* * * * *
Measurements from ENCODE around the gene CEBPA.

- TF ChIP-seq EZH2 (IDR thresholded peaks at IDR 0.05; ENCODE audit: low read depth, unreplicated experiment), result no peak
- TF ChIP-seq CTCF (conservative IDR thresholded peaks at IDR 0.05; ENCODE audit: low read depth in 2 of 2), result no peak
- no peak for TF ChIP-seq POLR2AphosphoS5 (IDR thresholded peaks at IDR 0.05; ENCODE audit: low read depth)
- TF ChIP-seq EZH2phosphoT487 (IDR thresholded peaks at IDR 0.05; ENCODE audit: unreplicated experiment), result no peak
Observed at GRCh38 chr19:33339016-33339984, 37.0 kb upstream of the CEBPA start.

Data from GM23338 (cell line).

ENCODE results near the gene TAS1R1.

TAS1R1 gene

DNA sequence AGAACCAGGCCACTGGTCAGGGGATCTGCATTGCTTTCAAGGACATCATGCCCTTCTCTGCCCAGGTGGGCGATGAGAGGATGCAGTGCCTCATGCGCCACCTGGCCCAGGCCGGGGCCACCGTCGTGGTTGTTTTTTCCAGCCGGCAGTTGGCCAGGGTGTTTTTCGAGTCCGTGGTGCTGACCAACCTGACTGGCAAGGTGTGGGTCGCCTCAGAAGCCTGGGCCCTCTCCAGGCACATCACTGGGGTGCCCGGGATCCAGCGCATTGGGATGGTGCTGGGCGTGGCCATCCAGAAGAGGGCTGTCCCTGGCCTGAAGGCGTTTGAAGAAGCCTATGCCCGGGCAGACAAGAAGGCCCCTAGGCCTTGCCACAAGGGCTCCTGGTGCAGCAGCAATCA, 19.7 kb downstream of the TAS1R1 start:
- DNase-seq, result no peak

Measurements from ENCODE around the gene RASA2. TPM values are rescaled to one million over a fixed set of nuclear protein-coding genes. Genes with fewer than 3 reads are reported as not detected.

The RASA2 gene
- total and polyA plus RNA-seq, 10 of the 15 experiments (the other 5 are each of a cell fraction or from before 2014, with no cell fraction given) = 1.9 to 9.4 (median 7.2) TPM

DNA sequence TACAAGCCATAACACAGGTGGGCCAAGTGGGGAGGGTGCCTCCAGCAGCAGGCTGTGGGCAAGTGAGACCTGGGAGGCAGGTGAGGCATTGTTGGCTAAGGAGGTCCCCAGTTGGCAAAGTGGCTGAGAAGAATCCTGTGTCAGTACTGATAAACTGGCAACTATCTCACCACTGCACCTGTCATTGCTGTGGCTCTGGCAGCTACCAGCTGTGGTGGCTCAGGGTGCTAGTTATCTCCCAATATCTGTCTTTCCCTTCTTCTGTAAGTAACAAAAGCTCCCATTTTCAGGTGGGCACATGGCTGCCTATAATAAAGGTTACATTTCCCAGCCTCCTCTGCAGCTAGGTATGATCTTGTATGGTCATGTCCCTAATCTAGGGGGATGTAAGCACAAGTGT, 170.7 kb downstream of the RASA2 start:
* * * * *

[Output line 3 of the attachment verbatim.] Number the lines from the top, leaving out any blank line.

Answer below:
- TF ChIP-seq CTCF (conservative IDR thresholded peaks at IDR 0.05; ENCODE audit: low read depth in 2 of 2), result no peak